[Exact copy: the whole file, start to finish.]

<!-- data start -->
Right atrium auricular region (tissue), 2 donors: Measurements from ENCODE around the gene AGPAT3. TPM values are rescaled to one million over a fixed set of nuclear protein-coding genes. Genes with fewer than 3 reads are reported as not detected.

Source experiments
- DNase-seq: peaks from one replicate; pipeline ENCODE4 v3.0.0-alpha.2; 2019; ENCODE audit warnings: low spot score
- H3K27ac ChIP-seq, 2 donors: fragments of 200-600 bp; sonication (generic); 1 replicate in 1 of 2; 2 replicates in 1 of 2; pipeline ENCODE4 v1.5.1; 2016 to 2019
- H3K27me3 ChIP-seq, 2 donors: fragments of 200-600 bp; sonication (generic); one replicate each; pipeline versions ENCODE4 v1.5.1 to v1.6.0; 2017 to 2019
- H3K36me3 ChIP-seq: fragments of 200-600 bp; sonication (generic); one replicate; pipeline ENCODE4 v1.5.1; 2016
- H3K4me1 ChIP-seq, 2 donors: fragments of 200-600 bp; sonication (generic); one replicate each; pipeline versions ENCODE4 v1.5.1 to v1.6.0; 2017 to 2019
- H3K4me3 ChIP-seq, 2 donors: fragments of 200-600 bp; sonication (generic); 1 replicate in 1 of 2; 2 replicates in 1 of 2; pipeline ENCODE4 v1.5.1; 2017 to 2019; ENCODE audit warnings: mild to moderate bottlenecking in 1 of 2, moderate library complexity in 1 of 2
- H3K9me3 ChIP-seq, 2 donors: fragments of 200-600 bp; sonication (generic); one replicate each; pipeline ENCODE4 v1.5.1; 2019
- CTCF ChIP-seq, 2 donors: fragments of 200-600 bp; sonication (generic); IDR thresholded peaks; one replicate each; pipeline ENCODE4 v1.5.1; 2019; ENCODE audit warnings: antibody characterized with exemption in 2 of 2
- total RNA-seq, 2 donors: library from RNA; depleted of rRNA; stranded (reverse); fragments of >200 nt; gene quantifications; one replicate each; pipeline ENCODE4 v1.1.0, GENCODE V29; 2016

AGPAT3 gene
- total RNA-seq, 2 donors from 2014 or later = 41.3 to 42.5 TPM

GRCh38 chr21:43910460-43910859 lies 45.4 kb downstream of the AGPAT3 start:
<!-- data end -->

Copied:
Right atrium auricular region (tissue), 2 donors: Measurements from ENCODE around the gene AGPAT3. TPM values are rescaled to one million over a fixed set of nuclear protein-coding genes. Genes with fewer than 3 reads are reported as not detected.

Source experiments
- DNase-seq: peaks from one replicate; pipeline ENCODE4 v3.0.0-alpha.2; 2019; ENCODE audit warnings: low spot score
- H3K27ac ChIP-seq, 2 donors: fragments of 200-600 bp; sonication (generic); 1 replicate in 1 of 2; 2 replicates in 1 of 2; pipeline ENCODE4 v1.5.1; 2016 to 2019
- H3K27me3 ChIP-seq, 2 donors: fragments of 200-600 bp; sonication (generic); one replicate each; pipeline versions ENCODE4 v1.5.1 to v1.6.0; 2017 to 2019
- H3K36me3 ChIP-seq: fragments of 200-600 bp; sonication (generic); one replicate; pipeline ENCODE4 v1.5.1; 2016
- H3K4me1 ChIP-seq, 2 donors: fragments of 200-600 bp; sonication (generic); one replicate each; pipeline versions ENCODE4 v1.5.1 to v1.6.0; 2017 to 2019
- H3K4me3 ChIP-seq, 2 donors: fragments of 200-600 bp; sonication (generic); 1 replicate in 1 of 2; 2 replicates in 1 of 2; pipeline ENCODE4 v1.5.1; 2017 to 2019; ENCODE audit warnings: mild to moderate bottlenecking in 1 of 2, moderate library complexity in 1 of 2
- H3K9me3 ChIP-seq, 2 donors: fragments of 200-600 bp; sonication (generic); one replicate each; pipeline ENCODE4 v1.5.1; 2019
- CTCF ChIP-seq, 2 donors: fragments of 200-600 bp; sonication (generic); IDR thresholded peaks; one replicate each; pipeline ENCODE4 v1.5.1; 2019; ENCODE audit warnings: antibody characterized with exemption in 2 of 2
- total RNA-seq, 2 donors: library from RNA; depleted of rRNA; stranded (reverse); fragments of >200 nt; gene quantifications; one replicate each; pipeline ENCODE4 v1.1.0, GENCODE V29; 2016

AGPAT3 gene
- total RNA-seq, 2 donors from 2014 or later = 41.3 to 42.5 TPM

GRCh38 chr21:43910460-43910859 lies 45.4 kb downstream of the AGPAT3 start: